b. There is a natural employment deficit because taxes (2,320) are less than government

spending (2,610). The amount of the deficit equals 2,320 −2,610 −290. The natural

employment deficit as a percentage of natural real GDP equals −290/11,600 −.025

−2.5 percent.

c. For the natural employment deficit to equal one percent of natural real GDP, the natural

employment deficit must equal −.01(11,600) −116 billion.

d. For fiscal policymakers to achieve their goal, T −G −116, and since T 2,320 at natural real

GDP, given no change in the tax rate, 2,320 −G −116 or G 2,436. Therefore, to achieve

their goal, they must reduce government spending to 2,436 or equivalently, cut spending by

174 billion.

e. For fiscal policymakers to achieve their goal, T −G −116 and since G 2,610, given no

change in government spending, t(11,600) −2,610 −116, or t(11,600) 2,494. Therefore, the

tax rate, t, must equal 2,494/11,600 .215 for fiscal policymakers to achieve their goal, given no

change in government spending.

Chapter 5 The Government Budget, Foreign Borrowing, and the Twin Deficits 51

f. Fiscal policymakers must either raise the tax rate or cut government spending in order to

accomplish their goal of reducing the natural employment deficit to one percent of GDP. Either

action has a contractionary effect on real income. Therefore, monetary policymakers would have

to take action to lower the interest rate in order to offset the contractionary effect of fiscal

policy.

g. The fiscal-monetary policy mix described in Parts c through f reduces the interest rate. Since

private saving falls as the interest rate declines, national saving increases by an amount that is

less than the decline in the natural employment deficit.

2. a. The amount of taxes at actual real GDP equals 0.16(10,600) 1,696, whereas the amount of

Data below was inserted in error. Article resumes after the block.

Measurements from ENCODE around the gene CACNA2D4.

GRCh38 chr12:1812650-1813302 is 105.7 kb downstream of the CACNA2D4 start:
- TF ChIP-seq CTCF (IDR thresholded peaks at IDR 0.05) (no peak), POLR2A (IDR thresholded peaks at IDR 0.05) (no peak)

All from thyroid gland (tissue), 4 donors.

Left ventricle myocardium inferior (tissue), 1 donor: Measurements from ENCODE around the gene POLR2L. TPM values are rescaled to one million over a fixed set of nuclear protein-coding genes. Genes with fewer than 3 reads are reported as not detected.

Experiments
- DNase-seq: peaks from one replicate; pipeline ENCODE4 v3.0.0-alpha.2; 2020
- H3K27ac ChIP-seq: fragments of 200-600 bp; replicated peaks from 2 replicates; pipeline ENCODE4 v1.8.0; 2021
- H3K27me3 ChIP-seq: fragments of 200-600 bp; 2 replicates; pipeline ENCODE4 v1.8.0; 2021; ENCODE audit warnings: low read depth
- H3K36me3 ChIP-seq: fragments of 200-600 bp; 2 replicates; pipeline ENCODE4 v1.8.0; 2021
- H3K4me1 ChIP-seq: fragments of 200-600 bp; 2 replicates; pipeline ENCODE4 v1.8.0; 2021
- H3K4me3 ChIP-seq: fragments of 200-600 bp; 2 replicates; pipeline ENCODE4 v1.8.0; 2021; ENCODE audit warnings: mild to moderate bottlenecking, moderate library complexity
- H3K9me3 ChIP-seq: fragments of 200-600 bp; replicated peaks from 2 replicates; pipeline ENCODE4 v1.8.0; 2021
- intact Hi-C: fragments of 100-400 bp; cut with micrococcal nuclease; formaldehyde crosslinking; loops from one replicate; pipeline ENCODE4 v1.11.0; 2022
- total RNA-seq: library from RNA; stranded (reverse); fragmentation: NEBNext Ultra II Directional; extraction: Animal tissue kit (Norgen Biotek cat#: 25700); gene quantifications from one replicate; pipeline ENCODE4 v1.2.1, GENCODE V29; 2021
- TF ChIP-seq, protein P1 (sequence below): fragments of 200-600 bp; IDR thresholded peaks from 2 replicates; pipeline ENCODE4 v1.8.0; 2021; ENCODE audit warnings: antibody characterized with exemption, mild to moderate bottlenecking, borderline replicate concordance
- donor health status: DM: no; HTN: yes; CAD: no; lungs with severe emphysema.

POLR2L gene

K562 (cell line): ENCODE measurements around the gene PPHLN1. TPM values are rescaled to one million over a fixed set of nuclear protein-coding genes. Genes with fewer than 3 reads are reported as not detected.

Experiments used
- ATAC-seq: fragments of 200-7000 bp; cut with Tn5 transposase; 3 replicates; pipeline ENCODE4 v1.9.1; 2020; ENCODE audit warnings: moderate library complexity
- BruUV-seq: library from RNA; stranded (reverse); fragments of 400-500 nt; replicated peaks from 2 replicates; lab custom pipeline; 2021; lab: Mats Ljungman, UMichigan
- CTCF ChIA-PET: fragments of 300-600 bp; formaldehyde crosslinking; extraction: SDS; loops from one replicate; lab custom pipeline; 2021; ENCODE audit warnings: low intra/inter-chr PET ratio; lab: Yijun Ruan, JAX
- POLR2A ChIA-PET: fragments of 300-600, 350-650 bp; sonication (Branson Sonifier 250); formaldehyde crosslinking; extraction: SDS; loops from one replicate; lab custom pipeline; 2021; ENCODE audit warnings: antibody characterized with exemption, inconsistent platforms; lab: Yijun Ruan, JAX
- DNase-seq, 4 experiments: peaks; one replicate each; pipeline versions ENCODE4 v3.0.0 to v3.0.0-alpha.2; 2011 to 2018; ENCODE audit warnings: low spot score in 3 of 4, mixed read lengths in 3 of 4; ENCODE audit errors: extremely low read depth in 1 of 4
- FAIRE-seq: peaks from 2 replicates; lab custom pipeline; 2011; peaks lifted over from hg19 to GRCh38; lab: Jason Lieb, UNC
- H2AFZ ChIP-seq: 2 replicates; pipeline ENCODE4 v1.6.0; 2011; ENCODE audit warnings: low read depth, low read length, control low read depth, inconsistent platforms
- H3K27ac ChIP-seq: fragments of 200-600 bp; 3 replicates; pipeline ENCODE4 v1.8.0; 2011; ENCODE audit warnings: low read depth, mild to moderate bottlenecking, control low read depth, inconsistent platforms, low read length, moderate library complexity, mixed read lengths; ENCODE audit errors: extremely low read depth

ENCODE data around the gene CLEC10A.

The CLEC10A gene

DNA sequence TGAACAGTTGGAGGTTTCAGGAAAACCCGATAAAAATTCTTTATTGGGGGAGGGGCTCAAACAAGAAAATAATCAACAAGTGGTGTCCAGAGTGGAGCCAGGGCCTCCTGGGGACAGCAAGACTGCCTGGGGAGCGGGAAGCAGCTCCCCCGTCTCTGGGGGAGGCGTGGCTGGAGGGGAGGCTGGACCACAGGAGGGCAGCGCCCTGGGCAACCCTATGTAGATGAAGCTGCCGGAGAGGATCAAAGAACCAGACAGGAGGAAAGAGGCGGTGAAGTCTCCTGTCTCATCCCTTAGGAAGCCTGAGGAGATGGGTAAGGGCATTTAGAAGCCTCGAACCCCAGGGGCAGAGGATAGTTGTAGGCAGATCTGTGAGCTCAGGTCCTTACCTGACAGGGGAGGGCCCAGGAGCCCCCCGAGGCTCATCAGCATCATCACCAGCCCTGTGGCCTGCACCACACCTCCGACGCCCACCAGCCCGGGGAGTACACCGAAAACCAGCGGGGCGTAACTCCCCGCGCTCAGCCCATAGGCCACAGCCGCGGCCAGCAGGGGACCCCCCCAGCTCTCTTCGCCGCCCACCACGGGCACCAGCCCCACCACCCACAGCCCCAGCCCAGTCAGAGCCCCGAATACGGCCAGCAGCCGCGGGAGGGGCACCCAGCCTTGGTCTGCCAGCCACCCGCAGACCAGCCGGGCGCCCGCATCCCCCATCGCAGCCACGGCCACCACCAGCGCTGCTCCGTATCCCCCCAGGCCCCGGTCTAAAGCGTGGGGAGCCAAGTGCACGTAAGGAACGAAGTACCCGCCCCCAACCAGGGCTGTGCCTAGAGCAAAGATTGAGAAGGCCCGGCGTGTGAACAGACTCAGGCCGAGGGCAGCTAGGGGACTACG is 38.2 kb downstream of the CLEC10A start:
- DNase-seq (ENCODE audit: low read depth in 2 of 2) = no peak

taxes at natural real GDP equals 0.16(10,900) 1,744.

b. The amount of the natural employment deficit equals 1,744 −1,890 −146.

c. The amount of the actual deficit equals 1,696 −1,890 −194. Since actual real GDP is less than

natural real GDP, there is a cyclical deficit. Since the actual deficit is the sum of the cyclical and

natural employment deficits, the cyclical deficit equals the actual deficit minus the natural

employment deficit, which equals −194 −(−146) −48.

d. Taxes now equal 0.14 (10,900) 1,526 at natural real GDP.

e. The amount of the new natural employment deficit equals 1,526 −1,890 −364. The natural

employment and actual deficits are now equal because the economy is now operating at natural

real GDP. That is also why there is neither a cyclical deficit nor a cyclical surplus.

f. Since monetary, as opposed to fiscal policy, is used to increase output to natural real GDP, the

natural employment deficit is the same as it was in Part b. As in Part e, the natural employment

and actual deficits are now equal because the economy is now operating at natural real GDP.

The reason that the natural employment deficits are different between Parts e and f is that a

change in fiscal policy changes the amount of the natural employment deficit or surplus,

whereas a change in monetary policy does not.

g. Since the economy is a large open economy, the cut in the budget deficit results in a drop

of the domestic and foreign interest rates to 4.4 percent. The drop in the interest rate causes

investment demand to rise by 50 billion to 1,850 and private saving to fall by 30 billion to 2,080.

So national saving only rises by 170 billion from 1,760 to 1,930. The 80 billion dollar gap

between national saving and investment demand means that net exports increase by 120 billion

from −40 to 80. That results in foreign lending of 80 billion.

h. The difference between small and large open economies is that in the former, a cut in the

budget deficit has no impact on interest rates, foreign or domestic. Therefore, a change in the

government’s deficit affects only net exports and foreign borrowing or lending. In a large open

economy, a change in the government’s deficit has an impact on foreign and domestic interest

rates. Therefore, investment demand, private and national saving, net exports, and either foreign

borrowing or lending are all affected by a change in the government’s deficit.